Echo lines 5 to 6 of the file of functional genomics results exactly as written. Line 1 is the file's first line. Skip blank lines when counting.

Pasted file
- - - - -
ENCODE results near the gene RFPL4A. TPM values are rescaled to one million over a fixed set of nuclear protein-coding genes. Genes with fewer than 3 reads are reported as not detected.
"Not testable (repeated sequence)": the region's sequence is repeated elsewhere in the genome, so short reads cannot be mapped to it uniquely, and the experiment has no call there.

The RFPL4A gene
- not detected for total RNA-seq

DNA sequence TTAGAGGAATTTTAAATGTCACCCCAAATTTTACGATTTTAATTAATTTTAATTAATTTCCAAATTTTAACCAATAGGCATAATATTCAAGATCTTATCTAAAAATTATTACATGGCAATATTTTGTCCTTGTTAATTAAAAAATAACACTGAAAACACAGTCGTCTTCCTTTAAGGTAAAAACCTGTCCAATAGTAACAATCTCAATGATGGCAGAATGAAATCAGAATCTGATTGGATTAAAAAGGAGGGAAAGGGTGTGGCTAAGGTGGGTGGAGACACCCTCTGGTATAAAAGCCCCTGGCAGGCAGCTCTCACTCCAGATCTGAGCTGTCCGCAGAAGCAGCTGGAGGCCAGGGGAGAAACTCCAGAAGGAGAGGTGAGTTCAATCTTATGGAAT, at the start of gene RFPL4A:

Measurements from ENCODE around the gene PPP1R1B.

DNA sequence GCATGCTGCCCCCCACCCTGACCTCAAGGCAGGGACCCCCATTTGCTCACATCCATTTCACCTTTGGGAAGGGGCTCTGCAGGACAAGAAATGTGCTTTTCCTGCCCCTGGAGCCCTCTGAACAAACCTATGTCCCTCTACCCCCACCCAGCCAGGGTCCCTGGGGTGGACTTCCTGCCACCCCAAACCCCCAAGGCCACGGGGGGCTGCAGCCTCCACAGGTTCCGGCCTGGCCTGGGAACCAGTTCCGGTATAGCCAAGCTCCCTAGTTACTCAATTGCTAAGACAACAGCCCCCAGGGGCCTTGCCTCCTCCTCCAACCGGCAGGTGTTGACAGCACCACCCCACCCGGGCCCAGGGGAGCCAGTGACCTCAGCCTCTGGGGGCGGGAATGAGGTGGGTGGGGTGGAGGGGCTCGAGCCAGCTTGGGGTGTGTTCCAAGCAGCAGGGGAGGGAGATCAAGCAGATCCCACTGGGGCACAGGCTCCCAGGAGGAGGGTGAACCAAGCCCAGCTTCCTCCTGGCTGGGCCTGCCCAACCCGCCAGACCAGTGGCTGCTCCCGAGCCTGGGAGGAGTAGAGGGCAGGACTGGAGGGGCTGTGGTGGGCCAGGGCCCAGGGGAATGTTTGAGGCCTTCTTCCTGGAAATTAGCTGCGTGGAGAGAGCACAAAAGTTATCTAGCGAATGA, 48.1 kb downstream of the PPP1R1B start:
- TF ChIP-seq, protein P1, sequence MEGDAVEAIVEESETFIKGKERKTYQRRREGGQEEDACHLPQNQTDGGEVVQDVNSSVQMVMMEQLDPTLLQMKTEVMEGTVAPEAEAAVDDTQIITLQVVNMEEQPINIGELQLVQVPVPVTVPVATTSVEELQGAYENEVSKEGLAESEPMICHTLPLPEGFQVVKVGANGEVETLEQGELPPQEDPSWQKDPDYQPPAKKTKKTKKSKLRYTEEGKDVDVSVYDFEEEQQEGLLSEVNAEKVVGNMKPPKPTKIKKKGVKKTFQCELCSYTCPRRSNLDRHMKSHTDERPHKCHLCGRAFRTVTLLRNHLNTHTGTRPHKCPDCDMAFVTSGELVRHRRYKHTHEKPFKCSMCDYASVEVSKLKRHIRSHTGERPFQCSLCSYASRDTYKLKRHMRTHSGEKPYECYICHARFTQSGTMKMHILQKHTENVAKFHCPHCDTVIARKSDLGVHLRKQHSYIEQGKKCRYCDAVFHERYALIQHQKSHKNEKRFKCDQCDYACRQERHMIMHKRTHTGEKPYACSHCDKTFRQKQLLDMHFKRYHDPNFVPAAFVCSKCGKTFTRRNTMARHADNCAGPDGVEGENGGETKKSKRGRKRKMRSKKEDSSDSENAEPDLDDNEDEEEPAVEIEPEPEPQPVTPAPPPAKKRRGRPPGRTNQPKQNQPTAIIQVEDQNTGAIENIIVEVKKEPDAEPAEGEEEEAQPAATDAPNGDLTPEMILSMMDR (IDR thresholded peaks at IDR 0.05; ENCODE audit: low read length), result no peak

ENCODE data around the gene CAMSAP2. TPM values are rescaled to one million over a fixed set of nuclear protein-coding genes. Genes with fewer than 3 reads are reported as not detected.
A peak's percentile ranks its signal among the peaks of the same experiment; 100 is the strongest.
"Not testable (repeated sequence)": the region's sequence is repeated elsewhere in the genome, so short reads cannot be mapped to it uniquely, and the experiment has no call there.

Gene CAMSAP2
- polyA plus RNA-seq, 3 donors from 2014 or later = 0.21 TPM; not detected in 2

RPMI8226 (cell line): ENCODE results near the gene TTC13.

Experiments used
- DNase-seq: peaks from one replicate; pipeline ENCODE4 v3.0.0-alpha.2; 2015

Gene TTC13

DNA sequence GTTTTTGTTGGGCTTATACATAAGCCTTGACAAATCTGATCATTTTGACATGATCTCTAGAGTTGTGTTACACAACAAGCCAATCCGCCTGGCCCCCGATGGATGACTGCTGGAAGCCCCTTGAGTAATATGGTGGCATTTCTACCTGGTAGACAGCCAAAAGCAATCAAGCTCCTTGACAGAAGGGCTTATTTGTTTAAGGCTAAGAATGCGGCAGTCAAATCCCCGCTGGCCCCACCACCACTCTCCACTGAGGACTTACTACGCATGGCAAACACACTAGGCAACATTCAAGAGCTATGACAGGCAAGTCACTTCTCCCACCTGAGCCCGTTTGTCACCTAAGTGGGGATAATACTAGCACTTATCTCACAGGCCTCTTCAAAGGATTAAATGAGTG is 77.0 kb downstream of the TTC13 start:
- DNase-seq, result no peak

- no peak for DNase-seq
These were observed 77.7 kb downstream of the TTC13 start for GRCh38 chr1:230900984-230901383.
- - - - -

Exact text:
DNA sequence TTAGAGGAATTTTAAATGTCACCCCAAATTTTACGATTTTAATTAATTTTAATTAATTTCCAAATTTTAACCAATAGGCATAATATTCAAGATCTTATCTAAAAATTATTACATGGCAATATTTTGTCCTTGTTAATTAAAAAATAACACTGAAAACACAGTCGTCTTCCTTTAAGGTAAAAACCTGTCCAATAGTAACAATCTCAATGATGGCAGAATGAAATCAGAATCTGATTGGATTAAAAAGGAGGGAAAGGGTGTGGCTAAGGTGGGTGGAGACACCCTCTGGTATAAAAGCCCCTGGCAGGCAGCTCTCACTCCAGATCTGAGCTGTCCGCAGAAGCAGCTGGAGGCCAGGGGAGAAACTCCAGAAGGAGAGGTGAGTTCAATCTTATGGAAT, at the start of gene RFPL4A:

Measurements from ENCODE around the gene PPP1R1B.